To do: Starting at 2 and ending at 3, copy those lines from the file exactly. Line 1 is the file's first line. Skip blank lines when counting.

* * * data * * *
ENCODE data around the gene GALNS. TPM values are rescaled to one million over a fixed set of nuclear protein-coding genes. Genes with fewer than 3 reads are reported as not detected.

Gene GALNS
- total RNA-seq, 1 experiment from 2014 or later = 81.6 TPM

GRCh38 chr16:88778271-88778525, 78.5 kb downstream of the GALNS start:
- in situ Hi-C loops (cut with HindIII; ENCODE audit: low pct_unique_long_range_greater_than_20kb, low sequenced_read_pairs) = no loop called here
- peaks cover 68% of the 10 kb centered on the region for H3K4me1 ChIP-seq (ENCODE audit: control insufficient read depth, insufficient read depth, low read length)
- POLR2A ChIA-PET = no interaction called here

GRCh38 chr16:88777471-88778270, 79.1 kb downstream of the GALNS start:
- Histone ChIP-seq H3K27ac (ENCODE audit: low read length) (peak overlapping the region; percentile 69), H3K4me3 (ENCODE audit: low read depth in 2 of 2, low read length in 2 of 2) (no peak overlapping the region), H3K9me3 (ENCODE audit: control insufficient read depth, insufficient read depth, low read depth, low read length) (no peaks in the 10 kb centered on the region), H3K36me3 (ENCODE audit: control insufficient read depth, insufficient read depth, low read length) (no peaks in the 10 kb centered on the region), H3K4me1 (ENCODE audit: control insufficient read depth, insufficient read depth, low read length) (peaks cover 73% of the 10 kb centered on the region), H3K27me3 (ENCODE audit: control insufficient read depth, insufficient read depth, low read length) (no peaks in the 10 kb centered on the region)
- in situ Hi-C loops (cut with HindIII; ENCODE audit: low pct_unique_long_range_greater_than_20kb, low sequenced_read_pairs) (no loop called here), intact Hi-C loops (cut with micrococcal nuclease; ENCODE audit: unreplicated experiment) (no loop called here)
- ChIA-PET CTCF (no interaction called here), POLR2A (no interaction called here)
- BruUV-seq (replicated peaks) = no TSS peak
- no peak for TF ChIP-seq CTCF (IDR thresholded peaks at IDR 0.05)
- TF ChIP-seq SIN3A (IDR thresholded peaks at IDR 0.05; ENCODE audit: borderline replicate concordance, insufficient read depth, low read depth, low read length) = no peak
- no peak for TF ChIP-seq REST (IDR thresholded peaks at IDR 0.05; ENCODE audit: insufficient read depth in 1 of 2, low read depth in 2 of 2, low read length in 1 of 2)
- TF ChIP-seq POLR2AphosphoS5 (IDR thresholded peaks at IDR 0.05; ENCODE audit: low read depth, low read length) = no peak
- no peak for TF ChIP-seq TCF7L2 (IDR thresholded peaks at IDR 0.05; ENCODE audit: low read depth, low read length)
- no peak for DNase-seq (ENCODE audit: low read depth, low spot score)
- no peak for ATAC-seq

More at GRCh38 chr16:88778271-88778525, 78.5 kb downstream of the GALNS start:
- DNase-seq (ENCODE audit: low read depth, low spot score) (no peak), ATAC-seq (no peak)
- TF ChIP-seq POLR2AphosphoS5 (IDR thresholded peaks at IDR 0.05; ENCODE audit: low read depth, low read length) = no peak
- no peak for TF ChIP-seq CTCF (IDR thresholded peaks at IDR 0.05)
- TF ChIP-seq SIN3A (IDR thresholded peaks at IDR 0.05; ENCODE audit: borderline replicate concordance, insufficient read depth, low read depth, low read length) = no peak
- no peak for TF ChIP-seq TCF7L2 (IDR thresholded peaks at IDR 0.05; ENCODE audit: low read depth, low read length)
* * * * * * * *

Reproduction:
Gene GALNS
- total RNA-seq, 1 experiment from 2014 or later = 81.6 TPM